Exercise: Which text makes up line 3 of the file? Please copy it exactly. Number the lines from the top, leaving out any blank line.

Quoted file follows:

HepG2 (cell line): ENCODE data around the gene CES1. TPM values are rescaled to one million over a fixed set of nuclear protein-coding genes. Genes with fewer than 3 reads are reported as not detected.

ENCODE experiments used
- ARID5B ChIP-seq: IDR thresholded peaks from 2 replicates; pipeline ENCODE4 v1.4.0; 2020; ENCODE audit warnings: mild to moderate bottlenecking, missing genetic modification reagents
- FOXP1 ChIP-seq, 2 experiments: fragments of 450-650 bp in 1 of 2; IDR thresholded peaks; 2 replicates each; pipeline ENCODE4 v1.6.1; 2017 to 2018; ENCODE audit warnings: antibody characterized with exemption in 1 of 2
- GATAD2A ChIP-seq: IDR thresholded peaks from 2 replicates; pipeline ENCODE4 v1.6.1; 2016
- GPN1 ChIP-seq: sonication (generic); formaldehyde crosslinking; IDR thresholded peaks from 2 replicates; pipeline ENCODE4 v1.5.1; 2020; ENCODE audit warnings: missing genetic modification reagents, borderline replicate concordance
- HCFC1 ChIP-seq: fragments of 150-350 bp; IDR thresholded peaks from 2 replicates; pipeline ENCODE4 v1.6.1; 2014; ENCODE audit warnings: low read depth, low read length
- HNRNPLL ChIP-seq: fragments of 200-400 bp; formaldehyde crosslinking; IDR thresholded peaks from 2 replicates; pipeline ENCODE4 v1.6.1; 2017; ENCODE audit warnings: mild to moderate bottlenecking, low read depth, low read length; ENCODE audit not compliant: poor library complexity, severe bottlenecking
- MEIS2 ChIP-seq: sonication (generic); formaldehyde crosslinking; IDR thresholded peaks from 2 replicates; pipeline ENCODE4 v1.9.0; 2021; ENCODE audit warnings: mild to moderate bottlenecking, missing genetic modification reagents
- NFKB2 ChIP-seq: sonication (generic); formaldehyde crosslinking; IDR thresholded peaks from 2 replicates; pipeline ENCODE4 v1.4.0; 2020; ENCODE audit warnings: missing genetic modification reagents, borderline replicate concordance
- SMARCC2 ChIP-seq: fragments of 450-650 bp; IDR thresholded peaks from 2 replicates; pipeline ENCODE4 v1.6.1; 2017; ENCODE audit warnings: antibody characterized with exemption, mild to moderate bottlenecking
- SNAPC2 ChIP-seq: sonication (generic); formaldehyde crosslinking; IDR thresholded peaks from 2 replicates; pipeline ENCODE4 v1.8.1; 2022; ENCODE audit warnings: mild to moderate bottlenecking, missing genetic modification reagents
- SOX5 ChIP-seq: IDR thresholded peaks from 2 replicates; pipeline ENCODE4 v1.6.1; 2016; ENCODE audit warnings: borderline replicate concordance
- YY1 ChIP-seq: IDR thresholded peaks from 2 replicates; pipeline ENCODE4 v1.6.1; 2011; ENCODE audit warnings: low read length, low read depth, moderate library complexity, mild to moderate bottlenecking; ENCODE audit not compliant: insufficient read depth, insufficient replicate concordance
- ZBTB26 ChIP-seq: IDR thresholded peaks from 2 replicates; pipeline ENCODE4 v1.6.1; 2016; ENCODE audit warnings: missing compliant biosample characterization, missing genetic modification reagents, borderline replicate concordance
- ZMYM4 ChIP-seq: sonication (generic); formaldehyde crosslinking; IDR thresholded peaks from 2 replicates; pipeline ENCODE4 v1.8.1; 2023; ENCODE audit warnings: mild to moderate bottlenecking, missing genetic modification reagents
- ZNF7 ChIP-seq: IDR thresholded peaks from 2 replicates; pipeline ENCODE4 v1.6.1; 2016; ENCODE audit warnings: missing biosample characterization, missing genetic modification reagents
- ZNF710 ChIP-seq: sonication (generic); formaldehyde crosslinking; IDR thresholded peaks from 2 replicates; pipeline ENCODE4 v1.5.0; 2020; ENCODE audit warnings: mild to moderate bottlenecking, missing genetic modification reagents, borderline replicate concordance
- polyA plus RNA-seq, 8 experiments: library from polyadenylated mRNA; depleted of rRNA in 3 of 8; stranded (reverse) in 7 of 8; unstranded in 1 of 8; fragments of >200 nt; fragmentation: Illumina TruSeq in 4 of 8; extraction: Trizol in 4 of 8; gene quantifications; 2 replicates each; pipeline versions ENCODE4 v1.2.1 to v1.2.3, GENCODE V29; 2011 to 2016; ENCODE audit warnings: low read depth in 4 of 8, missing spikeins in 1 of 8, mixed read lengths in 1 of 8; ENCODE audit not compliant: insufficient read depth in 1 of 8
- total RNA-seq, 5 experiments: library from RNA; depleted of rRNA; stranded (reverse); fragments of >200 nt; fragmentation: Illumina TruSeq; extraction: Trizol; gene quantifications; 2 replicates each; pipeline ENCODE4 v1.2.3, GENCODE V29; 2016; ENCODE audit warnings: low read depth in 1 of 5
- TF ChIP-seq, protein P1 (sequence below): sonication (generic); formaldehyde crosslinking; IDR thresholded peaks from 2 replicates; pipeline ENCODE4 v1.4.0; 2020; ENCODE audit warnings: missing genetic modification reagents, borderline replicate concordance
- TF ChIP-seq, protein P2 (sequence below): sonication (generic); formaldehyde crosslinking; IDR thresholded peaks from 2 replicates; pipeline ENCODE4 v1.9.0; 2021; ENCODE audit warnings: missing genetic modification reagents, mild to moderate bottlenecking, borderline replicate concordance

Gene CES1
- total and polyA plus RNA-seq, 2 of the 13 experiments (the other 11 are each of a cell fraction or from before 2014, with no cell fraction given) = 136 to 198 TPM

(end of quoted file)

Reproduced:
- ARID5B ChIP-seq: IDR thresholded peaks from 2 replicates; pipeline ENCODE4 v1.4.0; 2020; ENCODE audit warnings: mild to moderate bottlenecking, missing genetic modification reagents